One frequent customer question is about how to deploy an application and all of its prerequisites in a single .msi or .exe file. This question applies whether you are deploying any of the following:
- Microsoft Office 2003 solutions with dependencies on .NET Framework 2.0, Visual Studio Tools for Office 2005 SE runtime, Microsoft Office 2007 primary interop assemblies.
- Microsoft Office 2007 solutions with dependencies on .NET Framework 3.5 , Visual Studio Tools for Office runtime 3.0, Microsoft Office 2007 primary interop assemblies.
- Microsoft Office 2007 solutions with dependencies on .NET Framework 3.5 SP1, Visual Studio Tools for Office runtime 3.0 SP1, Microsoft Office 2007 primary interop assemblies.
- Microsoft Office 2007 solutions with dependencies on .NET Framework 3.5 SP1 Client Profile, Visual Studio Tools for Office runtime 3.0 SP1, Microsoft Office 2007 primary interop assemblies.
- Really, any WinForms/WPF/console/whatever app with dependencies on .NET Framework, SQL Server Express, SQL Server compact, Visual C++ runtime, Windows Installer, or anything else.
There are three concepts in deployment related to prerequisites: nesting, merging, and chaining or bootstrapping.
Nesting is the process of embedding a Windows Installer file (.msi) within another .msi file. However, the How to create a nested .msi package article has an important disclaimer.
The drawbacks of creating a nested MSI installation are listed in the same article.
- Nested Installations cannot share components.
- An administrative installation cannot contain a nested installation.
- Patching and upgrading will not work with nested installations.
- The installer will not correctly cost a nested installation.
- Integrated ProgressBars cannot be used with nested installations.
- Resources that are to be advertised cannot be installed by the nested installation.
- A package that performs a nested installation of an application should also uninstall the nested application when the parent product is uninstalled.
For these reasons, nesting is no longer supported.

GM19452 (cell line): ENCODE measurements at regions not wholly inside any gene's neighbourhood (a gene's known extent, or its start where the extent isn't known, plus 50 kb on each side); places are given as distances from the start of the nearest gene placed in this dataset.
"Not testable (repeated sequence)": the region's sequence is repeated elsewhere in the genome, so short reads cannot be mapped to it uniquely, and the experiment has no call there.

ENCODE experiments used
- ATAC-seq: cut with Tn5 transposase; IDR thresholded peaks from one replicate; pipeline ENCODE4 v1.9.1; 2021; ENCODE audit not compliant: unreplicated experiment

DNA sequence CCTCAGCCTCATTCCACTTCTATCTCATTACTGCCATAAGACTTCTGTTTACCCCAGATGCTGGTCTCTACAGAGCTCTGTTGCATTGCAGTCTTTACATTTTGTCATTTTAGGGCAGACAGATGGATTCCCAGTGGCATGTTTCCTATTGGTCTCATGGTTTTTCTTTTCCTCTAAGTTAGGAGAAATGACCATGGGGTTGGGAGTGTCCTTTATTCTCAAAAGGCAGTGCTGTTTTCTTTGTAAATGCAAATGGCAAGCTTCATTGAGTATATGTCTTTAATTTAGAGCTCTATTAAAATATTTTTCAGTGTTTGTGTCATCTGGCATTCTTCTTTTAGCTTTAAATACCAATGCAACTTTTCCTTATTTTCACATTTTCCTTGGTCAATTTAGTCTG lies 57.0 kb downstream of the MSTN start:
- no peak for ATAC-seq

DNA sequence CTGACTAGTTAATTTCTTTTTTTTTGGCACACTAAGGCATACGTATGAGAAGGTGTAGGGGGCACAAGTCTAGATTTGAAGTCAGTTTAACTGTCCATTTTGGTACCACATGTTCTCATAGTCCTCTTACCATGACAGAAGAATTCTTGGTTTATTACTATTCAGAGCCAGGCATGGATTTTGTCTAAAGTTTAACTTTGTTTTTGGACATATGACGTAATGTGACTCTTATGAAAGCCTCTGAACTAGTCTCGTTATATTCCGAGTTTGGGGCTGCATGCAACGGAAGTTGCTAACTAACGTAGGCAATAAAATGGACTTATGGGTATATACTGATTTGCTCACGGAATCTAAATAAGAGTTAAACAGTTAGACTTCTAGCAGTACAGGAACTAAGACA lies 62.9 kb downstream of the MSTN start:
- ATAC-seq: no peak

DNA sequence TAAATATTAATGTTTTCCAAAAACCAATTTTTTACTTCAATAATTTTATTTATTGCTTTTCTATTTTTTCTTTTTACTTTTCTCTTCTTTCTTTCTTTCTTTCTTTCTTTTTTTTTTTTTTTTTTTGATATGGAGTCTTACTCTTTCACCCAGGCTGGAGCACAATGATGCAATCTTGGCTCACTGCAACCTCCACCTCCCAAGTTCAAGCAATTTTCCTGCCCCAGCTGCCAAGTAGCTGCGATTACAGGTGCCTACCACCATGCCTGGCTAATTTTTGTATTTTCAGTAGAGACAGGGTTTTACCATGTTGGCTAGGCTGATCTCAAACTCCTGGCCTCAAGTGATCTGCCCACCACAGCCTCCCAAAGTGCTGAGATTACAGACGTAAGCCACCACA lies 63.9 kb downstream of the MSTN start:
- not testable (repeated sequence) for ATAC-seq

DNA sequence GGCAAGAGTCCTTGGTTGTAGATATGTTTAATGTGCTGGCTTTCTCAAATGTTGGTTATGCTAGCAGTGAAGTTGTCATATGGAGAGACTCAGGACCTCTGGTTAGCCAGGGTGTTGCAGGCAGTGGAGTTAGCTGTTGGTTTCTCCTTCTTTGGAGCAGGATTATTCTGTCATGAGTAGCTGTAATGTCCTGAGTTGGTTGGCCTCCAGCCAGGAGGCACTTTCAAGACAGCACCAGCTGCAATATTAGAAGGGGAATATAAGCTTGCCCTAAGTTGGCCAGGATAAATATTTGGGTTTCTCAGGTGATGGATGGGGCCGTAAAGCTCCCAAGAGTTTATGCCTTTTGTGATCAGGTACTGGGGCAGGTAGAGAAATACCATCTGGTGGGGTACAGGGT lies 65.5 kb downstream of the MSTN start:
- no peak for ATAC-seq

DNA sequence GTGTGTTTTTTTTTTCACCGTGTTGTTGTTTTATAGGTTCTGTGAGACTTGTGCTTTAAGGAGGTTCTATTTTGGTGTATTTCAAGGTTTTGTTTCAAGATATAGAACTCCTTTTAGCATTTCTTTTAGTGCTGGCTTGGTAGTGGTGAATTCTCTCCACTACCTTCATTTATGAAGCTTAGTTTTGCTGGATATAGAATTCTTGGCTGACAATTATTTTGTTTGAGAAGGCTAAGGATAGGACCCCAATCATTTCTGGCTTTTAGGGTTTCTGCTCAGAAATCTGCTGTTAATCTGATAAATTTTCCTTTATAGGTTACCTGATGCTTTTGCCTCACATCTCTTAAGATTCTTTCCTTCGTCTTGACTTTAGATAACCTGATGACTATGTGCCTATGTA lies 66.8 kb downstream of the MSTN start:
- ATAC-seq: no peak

Merging includes shared code, files, resources, registry entries, and setup logic to applications as a single compound file. Prerequisites available as a merge module (.msm) form can be added to a .msi file. For example, if a prerequisite is available as an .msm, you can add it to a Setup project in Visual Studio as shown in How to: Create or Add a Merge Module Project. However, merge modules cannot be serviced by the same owner as the .msi file, so it is difficult to fix issues in the merge module. Tao of the Windows Installer, Part 4 lists two cautionary notes:
- Do not consume merge modules of vendors who do not promise to fix their merge modules promptly when bugs arrive
- Be prepared to handle the heat when bugs are found in your merge module causing issues for others’ products that have consumed your merge module and you get to put out the flame
For these reasons, using merge modules is not recommended.
Nesting and merging create a single file to deploy an application and its prerequisites, but these methods are not supported and not recommended. Thus, the answer to the question in the title is no: you cannot or should not deploy an application and its prerequisites in one file.
Chaining or bootstrapping is the process of checking for and installing missing prerequisites, including installing the application that is going to be used to install the rest of the prerequisites and application. You can use Visual Studio to generate a chainer/bootstrapper that is called Setup.exe. This program checks for and installs missing prerequisites before installing the application or Office solution.
If you are deploying an Office 2007 solution in Visual Studio 2008 SP1, the .NET Framework 3.5 SP1, Visual Studio Tools for Office 3.0 SP1 runtime, and Microsoft Office 2007 primary interop assemblies are already selected in the Prerequisites Dialog Box.
To learn more about how to install prerequisites in Visual Studio, see the following topics.
If the prerequisite package does not appear in Visual Studio, you can create your own bootstrapper package. After you create a product.xml file that describes the prerequisite and a package.xml files that includes locale-specific error messages, you can copy the bootstrapper package to \Program Files\Microsoft SDKs\Windows\v6.0A\Bootstrapper\Packages folder. For more information, see Creating Bootstrapper Packages.
Other tools besides Visual Studio: You can also use MSBuild and the GenerateBootstrapper Task to create a bootstrapper on a build computer. Alternatively, you can use the Windows Installer XML Toolset to generate .msi files and package prerequisites. For more information, see http://wix.sourceforge.net/.
For questions about bootstrapping, search for answers or post new questions in the ClickOnce and Setup & Deployment forum.
Mary Lee, Programming Writer.